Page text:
New OME Encryption Template, Criticism Revisited…Alex Fields
Spooky. Lately it’s like Microsoft is following this blog or something. I have been working on a number of posts that I’m rather excited about.
First, I had one of my biggest wishes come true, with the release of Files On-Demand for OneDrive (included in Fall Creator’s update).
Additionally, I’ve been piloting Microsoft 365 (not Office 365), and find that it is indeed answering some of my long-standing requests for simplified security & cloud-based device management, to help us wean off on-premises AD solutions of old (new post coming soon on that).
And now, just a week or two after I openly complained about the new Office Message Encryption (OME) features, I find that they are making strides toward fixing those, too.
New template: Encrypt
The major issue with the new release, version 2.0 as they call it, is that the only option for applying message encryption was Do Not Forward. It was either that, or one of the Confidential templates. The latter were only good for sharing content internally. The former was fairly limited, as it forced you to apply the permissions for Do Not Forward, meaning that the messages and their attachments were fairly… how do I put this nicely??
Enter the new “Encrypt” template. I hope they make this the default for the “Protect” button in OWA too (it is still set to Do Not Forward). With the new Encrypt template, you can apply just message encryption, which the users cannot remove. However, they can still forward, print, copy and edit any attached document. If they forward the message, it will remain encrypted on down the line, to the next recipients, etc.
If you are already using the new message encryption, you can see this feature from OWA immediately; just choose Protect on a new message, then Change Permissions.
From the drop-down menu, select Encrypt rather than Do Not Forward.
If you have any transport rules setup that apply Do Not Forward for encryption, I’d recommend updating them to Encrypt (unless you really like the DNF template).
In Outlook, I note that the content does not open directly in the application, like it does with Do Not Forward. Instead, Outlook will have you sign-in to view the message via a web link, but the link is presented right in the message, similar to how a Gmail or other external user would see it. I really like the consistency of experience here actually. One of the more frustrating parts about the way it used to work was that it would be different depending on who was receiving the message. This makes it difficult for companies to provide recipients with instruction. So kudos, MS. This is definitely a step in the right direction.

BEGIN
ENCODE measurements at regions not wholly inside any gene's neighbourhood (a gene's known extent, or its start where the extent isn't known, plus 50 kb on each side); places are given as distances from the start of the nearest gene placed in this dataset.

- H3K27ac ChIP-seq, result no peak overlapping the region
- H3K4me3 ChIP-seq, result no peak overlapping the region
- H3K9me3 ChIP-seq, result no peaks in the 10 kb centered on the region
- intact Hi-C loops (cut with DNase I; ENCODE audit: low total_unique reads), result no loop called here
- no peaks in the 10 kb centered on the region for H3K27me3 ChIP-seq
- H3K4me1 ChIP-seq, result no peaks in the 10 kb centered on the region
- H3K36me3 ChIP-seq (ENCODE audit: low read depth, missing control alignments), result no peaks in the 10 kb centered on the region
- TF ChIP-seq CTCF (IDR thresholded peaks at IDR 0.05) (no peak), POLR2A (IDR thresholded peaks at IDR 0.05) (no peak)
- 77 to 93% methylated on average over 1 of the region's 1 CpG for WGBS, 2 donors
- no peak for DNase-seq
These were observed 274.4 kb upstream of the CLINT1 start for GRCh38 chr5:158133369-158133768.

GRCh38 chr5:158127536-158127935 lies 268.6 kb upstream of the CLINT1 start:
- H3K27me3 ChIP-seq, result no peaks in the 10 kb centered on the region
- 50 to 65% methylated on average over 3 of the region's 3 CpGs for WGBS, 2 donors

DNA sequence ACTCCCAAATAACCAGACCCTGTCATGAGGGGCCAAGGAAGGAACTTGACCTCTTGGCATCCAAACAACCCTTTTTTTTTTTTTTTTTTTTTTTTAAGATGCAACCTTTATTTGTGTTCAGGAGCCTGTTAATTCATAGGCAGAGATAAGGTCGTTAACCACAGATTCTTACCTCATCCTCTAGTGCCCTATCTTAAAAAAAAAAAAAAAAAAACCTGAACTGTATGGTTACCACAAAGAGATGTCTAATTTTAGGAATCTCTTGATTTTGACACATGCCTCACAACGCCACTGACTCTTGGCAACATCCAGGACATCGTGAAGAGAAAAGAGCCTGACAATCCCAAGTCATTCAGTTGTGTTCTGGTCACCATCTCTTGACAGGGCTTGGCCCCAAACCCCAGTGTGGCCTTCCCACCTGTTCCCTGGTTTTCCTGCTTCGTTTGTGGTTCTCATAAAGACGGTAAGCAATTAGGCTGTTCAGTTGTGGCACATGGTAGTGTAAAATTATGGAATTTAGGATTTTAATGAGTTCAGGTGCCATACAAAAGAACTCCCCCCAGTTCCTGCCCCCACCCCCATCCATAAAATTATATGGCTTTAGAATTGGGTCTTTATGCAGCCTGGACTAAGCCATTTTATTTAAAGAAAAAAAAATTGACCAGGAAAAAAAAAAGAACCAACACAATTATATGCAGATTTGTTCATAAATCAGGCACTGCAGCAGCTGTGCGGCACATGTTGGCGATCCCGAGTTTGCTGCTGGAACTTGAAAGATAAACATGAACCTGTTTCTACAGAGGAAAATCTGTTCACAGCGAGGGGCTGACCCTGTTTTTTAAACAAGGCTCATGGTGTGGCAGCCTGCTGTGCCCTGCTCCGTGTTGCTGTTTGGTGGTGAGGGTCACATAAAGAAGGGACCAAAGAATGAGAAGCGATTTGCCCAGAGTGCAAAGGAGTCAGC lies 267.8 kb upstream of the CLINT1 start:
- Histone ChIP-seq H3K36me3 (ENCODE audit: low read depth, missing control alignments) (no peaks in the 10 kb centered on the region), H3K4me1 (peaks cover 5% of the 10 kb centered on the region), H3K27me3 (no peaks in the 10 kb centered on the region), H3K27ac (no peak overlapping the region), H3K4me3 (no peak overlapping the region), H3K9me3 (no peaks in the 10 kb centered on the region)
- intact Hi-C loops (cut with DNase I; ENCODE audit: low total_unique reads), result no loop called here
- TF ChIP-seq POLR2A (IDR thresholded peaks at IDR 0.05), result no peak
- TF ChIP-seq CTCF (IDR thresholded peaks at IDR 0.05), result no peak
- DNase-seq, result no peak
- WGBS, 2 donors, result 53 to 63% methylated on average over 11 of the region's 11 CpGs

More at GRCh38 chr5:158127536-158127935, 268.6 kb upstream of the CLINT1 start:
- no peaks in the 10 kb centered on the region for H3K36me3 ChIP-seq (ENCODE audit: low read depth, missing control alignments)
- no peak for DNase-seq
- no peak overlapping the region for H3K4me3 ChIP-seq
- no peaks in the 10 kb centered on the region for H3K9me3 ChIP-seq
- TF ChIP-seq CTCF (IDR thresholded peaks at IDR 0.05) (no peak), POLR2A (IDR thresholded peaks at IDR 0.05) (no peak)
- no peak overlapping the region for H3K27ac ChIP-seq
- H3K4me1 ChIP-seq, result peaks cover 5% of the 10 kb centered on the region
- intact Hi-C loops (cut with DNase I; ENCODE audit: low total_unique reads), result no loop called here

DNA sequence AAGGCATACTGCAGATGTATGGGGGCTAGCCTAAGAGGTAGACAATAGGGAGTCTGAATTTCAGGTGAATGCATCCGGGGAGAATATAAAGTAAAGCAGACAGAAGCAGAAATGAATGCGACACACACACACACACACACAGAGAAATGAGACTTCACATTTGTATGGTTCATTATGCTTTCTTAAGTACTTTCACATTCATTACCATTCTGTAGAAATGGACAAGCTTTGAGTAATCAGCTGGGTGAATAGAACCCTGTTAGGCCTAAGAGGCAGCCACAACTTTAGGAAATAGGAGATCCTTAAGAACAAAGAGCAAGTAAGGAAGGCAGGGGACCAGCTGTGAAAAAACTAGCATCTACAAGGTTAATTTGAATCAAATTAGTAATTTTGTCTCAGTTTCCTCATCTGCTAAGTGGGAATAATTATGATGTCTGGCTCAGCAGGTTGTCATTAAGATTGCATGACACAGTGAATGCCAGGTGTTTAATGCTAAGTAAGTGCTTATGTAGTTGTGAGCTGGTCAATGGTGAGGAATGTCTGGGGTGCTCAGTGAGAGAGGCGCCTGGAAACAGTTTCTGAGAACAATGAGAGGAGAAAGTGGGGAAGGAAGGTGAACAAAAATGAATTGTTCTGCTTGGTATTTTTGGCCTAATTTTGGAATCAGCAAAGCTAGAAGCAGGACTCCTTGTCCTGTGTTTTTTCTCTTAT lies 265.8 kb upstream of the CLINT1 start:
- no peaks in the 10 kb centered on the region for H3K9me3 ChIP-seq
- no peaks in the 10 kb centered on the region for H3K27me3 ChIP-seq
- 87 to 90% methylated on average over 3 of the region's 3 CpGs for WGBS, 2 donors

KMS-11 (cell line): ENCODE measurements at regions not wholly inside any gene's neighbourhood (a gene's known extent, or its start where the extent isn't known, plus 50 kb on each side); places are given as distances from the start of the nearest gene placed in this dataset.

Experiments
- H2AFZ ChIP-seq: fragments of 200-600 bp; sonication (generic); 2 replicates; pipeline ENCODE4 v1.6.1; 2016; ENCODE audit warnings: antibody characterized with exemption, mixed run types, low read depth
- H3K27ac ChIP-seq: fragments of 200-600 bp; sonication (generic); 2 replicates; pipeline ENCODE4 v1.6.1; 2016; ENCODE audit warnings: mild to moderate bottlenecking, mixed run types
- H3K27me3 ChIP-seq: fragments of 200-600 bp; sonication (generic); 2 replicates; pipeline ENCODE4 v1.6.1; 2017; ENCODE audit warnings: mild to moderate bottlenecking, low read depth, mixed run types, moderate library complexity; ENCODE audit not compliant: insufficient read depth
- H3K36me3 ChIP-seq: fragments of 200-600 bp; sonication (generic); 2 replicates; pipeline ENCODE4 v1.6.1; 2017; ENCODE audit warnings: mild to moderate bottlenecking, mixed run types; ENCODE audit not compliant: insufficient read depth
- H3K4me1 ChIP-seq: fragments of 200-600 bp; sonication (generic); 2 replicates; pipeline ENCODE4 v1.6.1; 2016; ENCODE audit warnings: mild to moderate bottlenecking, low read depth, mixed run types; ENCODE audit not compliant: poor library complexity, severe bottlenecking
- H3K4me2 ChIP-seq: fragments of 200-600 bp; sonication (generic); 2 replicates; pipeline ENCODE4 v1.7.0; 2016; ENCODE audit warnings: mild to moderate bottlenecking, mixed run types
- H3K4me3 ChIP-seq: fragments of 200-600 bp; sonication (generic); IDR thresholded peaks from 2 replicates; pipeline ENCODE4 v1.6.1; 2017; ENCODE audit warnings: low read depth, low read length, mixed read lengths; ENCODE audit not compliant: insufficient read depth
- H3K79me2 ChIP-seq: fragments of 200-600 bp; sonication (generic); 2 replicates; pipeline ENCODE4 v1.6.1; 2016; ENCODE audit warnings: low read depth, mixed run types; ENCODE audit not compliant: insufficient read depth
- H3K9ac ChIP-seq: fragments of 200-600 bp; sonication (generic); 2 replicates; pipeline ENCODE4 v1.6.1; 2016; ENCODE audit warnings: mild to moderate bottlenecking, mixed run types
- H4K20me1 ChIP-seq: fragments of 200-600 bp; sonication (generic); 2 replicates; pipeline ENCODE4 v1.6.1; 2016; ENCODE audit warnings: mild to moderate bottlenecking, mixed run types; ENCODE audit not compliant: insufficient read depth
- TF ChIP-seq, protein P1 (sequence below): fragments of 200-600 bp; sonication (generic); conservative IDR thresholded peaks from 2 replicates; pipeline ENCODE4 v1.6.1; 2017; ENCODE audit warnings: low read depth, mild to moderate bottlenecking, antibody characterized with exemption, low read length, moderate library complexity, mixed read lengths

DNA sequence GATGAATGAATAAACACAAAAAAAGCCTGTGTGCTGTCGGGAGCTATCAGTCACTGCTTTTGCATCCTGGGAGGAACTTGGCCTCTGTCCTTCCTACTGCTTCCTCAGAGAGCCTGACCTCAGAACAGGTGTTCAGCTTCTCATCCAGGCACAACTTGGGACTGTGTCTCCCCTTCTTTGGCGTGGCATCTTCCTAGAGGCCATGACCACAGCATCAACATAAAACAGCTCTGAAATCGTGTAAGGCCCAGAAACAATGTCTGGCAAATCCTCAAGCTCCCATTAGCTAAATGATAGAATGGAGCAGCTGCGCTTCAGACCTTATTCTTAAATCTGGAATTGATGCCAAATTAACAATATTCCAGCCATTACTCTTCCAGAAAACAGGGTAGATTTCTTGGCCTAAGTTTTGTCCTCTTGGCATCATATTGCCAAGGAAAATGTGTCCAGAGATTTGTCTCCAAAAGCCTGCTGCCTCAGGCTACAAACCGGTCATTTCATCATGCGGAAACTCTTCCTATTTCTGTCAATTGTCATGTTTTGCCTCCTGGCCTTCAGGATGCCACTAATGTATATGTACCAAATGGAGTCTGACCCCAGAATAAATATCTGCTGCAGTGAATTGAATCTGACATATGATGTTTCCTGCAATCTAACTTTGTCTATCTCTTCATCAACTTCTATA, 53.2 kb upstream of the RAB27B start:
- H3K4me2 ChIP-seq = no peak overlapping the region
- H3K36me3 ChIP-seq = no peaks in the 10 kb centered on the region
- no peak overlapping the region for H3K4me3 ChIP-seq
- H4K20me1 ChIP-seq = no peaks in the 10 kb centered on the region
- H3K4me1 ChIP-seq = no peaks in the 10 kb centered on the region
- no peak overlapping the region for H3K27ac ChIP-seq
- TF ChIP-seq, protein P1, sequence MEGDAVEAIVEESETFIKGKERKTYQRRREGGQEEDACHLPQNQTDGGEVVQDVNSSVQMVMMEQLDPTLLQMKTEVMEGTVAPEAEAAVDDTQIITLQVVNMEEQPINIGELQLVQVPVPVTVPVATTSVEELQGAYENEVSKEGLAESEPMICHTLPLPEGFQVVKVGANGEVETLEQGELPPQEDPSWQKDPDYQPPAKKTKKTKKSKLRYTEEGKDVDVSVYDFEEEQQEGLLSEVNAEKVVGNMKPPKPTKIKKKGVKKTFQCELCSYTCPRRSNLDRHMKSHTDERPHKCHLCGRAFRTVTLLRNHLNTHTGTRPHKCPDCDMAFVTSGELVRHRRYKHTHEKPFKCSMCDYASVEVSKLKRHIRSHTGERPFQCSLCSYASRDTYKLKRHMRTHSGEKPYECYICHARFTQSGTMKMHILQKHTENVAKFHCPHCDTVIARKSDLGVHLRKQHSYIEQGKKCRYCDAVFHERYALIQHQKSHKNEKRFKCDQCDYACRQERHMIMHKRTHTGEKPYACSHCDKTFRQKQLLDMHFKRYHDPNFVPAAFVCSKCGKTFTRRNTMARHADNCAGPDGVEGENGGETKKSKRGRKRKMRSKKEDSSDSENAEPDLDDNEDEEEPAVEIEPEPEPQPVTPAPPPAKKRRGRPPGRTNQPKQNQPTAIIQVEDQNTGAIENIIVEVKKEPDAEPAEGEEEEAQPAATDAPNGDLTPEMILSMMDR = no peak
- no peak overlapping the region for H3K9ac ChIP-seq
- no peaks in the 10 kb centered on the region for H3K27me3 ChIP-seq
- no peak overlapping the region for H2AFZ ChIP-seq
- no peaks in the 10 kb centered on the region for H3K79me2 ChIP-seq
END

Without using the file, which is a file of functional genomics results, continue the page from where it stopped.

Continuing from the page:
Click to sign-in to the message, and you will have an OWA-like web page, from which you can reply OR forward. WHAT?!!
The attachments also will have a different set of permissions, much preferable to the Do Not Forward variety:
UPDATE 06/18/2018: One of our community members found an excellent article to supplement this piece–thanks Jacob! It is also possible to “disable” the IRM permissions which get applied to attachments entirely, when using the Encrypt template. The cmdlet for doing so (when you are connected to Exchange Online via PowerShell), is:
Set-IRMConfiguration -DecryptAttachmentFromPortal $true
For more details on how this changes attachments when using the “Encrypt” template, see this article.
In short, it’s basically exactly what we’ve been asking for. Thank you, Microsoft, for listening to your customers (I’m positive I could not have been the only person asking about this, either–I’m sure it wasn’t because of this blog, but the timing for this was just funny).